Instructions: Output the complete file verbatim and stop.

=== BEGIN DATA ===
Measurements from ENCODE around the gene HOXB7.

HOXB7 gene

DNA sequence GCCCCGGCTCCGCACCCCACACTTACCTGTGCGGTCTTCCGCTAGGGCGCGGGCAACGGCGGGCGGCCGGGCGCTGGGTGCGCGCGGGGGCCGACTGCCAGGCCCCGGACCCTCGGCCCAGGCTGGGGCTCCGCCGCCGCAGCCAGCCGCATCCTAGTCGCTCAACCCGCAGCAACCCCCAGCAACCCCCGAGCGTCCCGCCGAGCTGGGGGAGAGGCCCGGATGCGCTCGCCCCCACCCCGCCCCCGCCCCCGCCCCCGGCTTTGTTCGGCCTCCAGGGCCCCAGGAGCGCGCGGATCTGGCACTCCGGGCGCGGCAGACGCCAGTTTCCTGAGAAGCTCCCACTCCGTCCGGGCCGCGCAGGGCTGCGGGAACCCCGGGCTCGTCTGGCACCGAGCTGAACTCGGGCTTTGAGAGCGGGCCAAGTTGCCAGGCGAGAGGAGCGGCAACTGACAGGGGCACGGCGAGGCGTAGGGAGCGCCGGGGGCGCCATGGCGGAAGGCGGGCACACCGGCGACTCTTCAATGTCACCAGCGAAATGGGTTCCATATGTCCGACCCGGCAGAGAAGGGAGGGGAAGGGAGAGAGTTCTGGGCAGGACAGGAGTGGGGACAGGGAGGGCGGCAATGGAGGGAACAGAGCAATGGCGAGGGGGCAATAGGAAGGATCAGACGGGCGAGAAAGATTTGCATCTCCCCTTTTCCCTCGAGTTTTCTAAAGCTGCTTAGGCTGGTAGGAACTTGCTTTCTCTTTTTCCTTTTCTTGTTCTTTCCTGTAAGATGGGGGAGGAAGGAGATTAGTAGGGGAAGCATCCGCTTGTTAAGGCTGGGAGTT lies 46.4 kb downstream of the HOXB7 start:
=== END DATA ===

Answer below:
Measurements from ENCODE around the gene HOXB7.

HOXB7 gene

DNA sequence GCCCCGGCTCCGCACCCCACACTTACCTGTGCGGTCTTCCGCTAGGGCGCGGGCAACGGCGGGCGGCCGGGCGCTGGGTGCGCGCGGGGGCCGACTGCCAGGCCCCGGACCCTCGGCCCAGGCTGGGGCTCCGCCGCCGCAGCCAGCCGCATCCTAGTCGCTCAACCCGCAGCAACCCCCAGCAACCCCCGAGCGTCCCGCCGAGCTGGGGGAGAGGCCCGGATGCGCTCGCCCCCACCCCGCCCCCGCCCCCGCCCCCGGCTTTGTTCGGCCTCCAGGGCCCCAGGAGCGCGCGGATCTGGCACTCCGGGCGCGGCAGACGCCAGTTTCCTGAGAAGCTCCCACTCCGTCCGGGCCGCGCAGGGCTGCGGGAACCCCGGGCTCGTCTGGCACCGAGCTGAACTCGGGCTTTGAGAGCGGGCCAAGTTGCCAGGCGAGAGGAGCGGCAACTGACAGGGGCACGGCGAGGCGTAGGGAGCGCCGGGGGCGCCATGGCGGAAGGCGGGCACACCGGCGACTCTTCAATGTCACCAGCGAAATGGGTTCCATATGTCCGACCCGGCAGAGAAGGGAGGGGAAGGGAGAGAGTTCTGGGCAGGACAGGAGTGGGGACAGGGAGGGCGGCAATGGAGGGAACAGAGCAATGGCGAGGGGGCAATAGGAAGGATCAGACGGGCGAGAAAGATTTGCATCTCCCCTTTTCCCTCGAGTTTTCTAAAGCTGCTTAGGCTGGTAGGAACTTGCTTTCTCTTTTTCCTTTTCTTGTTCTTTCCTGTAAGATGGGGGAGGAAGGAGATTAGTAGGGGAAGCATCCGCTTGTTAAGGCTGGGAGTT lies 46.4 kb downstream of the HOXB7 start: